• 27. This is the pink ribbon. This is the pink ribbon that was worn by the survivor. Who shared her story on Facebook. So that friends and family would donate. Through a social fundraising page. That was powered by COMMON GROUND™Behind every bit of good your organization does, there’s a story of what made it possible. www.convio.com/missionpossible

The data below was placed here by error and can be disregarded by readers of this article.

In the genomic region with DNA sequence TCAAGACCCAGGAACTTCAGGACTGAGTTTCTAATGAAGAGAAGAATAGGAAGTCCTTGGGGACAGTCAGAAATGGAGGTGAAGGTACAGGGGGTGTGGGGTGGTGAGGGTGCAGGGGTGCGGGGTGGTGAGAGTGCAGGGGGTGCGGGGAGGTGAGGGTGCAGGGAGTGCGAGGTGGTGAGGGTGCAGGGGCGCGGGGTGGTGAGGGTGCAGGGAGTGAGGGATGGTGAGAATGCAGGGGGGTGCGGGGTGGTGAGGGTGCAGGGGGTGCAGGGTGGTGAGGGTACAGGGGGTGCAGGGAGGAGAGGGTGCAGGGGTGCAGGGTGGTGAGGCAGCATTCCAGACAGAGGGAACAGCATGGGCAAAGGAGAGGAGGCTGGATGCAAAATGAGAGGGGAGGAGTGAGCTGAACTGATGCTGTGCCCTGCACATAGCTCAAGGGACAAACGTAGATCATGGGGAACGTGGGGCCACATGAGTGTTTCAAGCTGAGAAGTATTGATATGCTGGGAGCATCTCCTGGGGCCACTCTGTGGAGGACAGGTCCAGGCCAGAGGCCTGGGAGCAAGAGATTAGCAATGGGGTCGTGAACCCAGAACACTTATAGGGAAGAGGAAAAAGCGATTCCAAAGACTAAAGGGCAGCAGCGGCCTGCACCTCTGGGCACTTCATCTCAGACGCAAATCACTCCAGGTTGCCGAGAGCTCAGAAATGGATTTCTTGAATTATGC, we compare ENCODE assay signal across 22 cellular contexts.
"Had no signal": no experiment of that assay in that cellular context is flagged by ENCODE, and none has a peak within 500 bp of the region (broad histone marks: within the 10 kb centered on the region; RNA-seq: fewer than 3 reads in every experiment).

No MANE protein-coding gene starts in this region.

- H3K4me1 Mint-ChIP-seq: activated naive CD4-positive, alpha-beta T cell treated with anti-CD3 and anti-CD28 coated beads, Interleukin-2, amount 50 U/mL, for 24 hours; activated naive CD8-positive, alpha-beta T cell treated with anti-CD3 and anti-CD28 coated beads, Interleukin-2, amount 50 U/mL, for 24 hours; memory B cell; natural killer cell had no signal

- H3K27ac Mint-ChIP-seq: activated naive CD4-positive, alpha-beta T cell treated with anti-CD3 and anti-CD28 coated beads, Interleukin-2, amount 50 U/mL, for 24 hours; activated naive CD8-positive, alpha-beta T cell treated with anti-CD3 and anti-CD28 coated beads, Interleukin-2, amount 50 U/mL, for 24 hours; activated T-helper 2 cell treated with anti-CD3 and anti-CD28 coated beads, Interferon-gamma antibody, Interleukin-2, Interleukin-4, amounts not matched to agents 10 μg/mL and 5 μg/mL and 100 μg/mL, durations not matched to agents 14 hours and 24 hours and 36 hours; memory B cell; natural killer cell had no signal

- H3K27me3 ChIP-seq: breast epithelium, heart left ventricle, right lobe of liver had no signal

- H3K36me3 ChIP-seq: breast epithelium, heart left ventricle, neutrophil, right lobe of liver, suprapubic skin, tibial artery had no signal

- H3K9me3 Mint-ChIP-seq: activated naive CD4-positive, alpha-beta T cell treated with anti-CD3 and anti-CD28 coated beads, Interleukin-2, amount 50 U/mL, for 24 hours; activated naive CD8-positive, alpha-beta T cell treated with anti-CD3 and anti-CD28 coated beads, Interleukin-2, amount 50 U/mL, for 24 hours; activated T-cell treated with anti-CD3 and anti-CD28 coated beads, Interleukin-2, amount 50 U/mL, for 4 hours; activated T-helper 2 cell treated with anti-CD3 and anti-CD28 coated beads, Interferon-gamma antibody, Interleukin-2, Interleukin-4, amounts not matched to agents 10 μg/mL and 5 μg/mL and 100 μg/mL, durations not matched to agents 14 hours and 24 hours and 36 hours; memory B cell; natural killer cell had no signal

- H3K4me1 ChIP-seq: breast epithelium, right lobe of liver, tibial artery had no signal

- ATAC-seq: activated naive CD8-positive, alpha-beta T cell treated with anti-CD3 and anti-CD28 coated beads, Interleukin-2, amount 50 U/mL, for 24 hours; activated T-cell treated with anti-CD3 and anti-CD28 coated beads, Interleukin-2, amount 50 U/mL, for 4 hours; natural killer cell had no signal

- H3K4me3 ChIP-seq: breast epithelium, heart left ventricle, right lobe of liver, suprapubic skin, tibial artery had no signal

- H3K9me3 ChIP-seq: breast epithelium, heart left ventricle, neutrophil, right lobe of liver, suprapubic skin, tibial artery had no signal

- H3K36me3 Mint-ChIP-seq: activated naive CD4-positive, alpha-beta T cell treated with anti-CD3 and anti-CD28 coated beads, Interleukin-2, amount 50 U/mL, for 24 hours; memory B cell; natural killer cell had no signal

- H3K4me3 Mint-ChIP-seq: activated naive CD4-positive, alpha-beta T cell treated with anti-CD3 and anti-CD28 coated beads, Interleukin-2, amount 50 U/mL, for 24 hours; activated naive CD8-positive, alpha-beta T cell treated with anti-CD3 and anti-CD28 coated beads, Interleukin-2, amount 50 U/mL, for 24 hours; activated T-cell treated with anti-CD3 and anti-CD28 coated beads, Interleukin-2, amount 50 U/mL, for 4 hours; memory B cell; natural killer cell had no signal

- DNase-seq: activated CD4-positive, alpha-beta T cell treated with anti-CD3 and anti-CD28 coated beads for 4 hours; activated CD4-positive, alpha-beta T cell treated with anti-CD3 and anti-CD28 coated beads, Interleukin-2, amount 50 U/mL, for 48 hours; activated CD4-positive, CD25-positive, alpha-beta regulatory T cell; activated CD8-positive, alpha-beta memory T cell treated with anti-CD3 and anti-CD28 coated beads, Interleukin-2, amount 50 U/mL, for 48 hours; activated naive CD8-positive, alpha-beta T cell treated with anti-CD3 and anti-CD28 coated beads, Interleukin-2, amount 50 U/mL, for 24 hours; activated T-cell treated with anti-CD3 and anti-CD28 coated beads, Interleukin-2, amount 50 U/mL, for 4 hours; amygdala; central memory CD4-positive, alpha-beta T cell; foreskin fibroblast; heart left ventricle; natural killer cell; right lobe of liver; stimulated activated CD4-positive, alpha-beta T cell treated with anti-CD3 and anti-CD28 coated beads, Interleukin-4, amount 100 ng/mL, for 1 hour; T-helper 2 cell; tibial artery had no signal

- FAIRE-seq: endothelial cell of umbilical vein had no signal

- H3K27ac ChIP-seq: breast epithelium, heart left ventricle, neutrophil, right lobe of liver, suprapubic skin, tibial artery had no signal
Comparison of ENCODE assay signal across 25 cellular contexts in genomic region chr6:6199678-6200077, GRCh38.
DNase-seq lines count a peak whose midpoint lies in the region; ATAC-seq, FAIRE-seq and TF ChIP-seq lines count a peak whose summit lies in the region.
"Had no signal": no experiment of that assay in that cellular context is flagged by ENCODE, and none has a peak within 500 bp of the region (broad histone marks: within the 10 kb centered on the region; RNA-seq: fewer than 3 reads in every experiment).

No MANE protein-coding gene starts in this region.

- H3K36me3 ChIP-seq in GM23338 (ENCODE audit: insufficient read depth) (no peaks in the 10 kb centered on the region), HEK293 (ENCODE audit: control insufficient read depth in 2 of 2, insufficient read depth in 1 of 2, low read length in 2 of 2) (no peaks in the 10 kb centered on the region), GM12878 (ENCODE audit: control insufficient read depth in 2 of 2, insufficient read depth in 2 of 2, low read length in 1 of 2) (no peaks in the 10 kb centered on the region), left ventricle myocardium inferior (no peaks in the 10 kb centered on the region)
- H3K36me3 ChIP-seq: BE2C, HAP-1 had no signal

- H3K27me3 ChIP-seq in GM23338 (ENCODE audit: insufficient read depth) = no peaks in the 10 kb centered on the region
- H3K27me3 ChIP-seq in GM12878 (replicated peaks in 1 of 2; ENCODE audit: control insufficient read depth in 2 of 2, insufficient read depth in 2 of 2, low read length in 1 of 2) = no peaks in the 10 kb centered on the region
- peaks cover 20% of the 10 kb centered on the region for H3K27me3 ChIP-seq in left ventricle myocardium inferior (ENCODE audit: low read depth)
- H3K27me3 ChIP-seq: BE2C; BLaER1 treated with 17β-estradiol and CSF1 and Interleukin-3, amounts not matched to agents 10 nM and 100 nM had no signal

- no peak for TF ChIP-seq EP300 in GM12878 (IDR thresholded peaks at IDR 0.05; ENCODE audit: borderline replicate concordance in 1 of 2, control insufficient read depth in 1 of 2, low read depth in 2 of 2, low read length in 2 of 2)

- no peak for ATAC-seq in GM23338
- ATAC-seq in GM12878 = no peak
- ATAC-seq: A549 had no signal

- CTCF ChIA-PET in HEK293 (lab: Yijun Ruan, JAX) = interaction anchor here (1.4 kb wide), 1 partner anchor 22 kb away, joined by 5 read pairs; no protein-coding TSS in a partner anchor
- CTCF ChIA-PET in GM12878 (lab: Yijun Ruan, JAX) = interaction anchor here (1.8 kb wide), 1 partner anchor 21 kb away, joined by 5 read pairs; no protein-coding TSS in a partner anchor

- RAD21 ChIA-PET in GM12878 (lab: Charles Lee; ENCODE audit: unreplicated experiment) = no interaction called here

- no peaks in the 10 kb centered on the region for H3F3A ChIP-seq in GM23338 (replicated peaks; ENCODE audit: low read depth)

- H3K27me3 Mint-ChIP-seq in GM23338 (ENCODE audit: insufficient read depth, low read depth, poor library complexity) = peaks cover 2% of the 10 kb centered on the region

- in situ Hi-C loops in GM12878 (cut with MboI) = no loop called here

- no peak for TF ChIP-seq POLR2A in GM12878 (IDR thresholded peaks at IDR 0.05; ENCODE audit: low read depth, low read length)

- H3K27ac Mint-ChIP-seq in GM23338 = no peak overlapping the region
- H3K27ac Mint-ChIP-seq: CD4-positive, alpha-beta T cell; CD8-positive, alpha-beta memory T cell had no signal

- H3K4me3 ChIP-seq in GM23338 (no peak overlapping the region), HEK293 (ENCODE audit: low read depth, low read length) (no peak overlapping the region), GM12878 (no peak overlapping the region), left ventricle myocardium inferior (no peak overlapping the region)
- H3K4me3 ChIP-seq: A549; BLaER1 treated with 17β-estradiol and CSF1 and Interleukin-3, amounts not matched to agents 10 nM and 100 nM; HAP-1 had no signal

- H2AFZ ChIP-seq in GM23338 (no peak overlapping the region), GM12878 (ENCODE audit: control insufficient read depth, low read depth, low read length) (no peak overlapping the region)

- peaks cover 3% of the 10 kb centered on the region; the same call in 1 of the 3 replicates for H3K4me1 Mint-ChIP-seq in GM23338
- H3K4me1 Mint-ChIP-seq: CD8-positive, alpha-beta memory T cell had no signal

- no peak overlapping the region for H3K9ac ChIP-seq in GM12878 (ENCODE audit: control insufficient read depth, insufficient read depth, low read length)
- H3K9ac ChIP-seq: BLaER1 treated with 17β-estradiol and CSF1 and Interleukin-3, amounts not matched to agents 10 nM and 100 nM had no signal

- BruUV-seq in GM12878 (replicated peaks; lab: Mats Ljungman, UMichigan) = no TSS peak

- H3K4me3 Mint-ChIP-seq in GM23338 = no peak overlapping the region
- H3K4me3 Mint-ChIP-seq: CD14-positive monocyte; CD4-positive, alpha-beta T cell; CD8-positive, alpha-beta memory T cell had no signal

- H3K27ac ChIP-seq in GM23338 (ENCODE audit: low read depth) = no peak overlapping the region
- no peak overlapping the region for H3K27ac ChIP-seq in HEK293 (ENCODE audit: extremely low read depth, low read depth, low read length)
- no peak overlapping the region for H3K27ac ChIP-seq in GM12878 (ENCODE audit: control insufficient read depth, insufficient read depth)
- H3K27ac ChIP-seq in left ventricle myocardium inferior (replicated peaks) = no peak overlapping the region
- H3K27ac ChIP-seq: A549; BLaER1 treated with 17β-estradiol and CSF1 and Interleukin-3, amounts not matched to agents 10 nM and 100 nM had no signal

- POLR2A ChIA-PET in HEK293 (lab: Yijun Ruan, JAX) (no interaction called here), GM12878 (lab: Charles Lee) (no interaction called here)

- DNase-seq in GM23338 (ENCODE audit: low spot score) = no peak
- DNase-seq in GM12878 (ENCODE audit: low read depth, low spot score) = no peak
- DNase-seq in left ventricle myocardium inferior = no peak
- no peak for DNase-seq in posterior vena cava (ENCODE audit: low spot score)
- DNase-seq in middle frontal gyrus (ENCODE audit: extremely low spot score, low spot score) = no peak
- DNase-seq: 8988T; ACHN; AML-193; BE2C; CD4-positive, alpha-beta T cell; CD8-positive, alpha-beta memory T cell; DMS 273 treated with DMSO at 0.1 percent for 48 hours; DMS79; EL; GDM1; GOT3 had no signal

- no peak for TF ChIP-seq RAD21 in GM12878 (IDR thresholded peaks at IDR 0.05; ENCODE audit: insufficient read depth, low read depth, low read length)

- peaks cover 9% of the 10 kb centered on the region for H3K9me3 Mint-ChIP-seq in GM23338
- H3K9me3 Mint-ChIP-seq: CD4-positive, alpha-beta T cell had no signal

• 28. TECH ACROSS YOUR ORG: PROGRAM INNOVATIONTECHNOLOGY IS NOT After studying how other businesses and organizations distribute large quantities of goods, and after weeks ofA MAGIC BULLET brainstorming and strategizing, the Rucksack was born. At its core, the Rucksack is essentially a Ticketmaster for vets.It’s a tale as old as time. No matter what area your organi-zation focuses in, no matter how many people work there, Our members log on, see what’s available, claim theirno matter how much money is coming in the door, one thing rewards, and then get to have a great afternoon at a ballremains the same across the board: there’s always too much game – and it’s all auto-to do, and never enough time or resources to get it all done. mated, thanks to the data and constituent manage- O click here toSound familiar? It’s a common frustration shared in our view the recordedcommunity. ment behind the website we built with Salesforce. webinar about With that in mind, and with the incredible breadth and iava’s innovativedepth of tools available to us in 2011, it’s often tempting to The Rucksack has truly revolutionized how IAVA project (ntenthink of technology –whether it’s outward facing, like social members access itmedia, or internal infrastructure, like a CRM– as a magic works, and it continues to evolve and change as our for free, or, find thebullet. It’s the buzz word that leaders always want to hear, slides under theand often throw around without much thought as to what needs do. It’s technology that allows us to do what “materials” tab).it actually means. At the Iraq and Afghanistan Veterans of America (IAVA), we already do, but betterour mission is to better the lives of the over 2 million and faster.new veterans of Iraq and Afghanistan. With such a geo- Technology for the sake of itself will not get you very far.graphically and demographically diverse population, there’s Sure, you might end up with a flashy Facebook app, or aonly so much we can do from our two offices and 40 staff database solution that does the bare minimum you need,members. but is that improving the work you do on a daily basis or is Two years ago, we faced a dilemma as we entered into a it only adding more work to your plate? It’s a question thatnew partnership that would provide thousands of vets tick- needs to be asked from the Executive Director’s office downets to baseball games, NASCAR races, and more. Up until to the cubicles in Intern Alley. Without a strategic goal iden-then, tickets and gives like that had been a one-off that tified before diving headfirst into something new and flashy,would involve an email to the local area and a staff mem- you won’t be doing you or your cause any favors.ber’s time sorting through responses, RSVPs and requests.It just wasn’t a sustainable process – and we needed to turn Meghan Teich, Director of Digital Engagementit on its head. IAVA NTEN: CHANGE · DECEMBER 2011 · PAGE 28